results from a prospective nationwide cohort study
Aim: This study involved a large nationwide Danish cohort to evaluate the hypothesis that a high lymph node harvest has a positive effect on survival in curative resected Stage I-III colon cancer and a low lymph node ratio has a positive effect on survival in Stage III colon cancer. Method: Analysis of overall survival was conducted using a nationwide Danish cohort of patients treated with curative resection of Stage I-III colon cancer. All 8901 patients in Denmark diagnosed with adenocarcinoma of the colon and treated with curative resection in the period 2003-2008 were identified from the Danish Colorectal Cancer Group (DCCG). The impact of lymph node count and lymph node ratio was analysed. Results: Overall 5-year survival was 56.8 and 66.6%, (P<0.0001) for lymph node counts of fewer than 12 and 12 or more, respectively. The percentages of lymph node positive patients in the two groups were 29.8 and 40.3% (P<0.0001), respectively. When putting the Stage III patients into four subgroups according to the lymph node ratio (cut-off points 1/12, 1/4 and 1/2) we found an overall 5-year survival rate of 68.1, 57.2, 49.3 and 32.4% (P<0.0001). Lymph node count and lymph node ratio were independent prognostic factors in multivariate analysis. Conclusion: High lymph node count was associated with improved overall survival in colon cancer. Lymph node ratio was superior to N-stage in differentiating overall survival in Stage III colon cancer. Stage migration was observed.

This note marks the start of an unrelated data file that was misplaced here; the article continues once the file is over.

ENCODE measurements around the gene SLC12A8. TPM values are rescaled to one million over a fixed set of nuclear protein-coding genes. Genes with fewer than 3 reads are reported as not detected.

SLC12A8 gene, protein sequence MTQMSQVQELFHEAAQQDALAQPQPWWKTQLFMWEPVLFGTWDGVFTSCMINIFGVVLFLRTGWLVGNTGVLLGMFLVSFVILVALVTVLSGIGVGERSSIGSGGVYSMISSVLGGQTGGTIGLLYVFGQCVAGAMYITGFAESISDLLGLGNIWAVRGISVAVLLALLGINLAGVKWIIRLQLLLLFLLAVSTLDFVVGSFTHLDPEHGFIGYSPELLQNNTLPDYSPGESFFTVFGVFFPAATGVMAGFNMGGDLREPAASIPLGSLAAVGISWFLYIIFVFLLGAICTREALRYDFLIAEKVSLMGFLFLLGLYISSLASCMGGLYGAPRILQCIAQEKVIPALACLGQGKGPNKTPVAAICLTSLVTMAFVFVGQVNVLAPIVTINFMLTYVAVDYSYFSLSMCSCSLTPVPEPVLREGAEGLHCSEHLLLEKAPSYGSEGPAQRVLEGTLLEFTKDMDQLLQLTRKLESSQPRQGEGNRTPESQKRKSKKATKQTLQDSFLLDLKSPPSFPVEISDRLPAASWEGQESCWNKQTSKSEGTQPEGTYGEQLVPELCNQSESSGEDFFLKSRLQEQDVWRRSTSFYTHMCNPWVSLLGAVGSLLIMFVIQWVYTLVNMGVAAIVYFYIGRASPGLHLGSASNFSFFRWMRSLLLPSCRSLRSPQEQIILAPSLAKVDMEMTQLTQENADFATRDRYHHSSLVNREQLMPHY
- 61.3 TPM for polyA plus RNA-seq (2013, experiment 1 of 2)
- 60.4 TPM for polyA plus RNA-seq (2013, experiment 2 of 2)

Colorectal Disease, 2013, Vol 15, Issue 5, p. 559-565